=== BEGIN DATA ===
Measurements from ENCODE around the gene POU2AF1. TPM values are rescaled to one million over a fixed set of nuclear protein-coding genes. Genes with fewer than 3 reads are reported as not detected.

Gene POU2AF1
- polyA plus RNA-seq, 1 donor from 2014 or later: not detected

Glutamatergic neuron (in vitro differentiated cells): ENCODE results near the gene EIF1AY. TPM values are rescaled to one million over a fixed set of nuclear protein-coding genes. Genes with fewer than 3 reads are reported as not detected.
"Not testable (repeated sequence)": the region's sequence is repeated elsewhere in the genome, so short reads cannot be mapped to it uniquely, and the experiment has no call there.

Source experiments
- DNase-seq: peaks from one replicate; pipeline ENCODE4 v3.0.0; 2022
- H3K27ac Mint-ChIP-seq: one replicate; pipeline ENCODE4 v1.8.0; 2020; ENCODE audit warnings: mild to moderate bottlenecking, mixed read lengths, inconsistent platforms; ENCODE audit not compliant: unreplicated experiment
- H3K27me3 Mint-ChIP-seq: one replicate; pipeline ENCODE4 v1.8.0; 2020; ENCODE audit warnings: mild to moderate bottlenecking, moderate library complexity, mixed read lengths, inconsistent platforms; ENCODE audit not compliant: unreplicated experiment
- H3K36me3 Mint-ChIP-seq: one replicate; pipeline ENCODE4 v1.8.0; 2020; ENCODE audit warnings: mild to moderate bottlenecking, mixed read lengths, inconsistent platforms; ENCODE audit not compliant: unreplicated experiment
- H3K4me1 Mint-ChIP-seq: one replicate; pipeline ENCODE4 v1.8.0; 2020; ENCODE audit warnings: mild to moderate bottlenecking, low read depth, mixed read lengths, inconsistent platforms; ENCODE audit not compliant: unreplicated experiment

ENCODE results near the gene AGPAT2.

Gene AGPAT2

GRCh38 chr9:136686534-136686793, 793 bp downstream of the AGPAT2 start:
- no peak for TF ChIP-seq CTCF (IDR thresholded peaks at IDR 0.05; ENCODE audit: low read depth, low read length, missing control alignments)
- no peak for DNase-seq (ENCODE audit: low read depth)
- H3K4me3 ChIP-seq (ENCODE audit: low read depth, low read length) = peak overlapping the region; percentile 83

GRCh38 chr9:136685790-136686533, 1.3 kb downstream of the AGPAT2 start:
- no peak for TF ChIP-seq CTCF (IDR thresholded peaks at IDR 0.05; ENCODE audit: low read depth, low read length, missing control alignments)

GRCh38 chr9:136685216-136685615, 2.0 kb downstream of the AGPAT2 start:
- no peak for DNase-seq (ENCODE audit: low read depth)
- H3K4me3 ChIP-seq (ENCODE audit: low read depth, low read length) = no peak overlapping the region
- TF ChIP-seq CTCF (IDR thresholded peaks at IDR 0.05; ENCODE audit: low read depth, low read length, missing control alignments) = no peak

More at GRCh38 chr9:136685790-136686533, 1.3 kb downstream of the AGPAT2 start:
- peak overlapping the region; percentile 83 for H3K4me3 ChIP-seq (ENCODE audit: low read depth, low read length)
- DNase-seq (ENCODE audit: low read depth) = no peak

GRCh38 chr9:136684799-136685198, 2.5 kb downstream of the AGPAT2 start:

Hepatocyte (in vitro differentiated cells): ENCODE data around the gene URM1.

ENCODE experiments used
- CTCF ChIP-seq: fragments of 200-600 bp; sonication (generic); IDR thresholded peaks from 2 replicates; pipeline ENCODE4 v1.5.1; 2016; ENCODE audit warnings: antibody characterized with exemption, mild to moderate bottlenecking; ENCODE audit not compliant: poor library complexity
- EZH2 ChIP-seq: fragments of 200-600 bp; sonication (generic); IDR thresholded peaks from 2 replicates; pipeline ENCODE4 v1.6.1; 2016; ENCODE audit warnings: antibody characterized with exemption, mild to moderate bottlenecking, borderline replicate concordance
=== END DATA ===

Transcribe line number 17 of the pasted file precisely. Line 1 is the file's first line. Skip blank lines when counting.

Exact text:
- H3K4me3 ChIP-seq (ENCODE audit: low read depth, low read length) = peak overlapping the region; percentile 83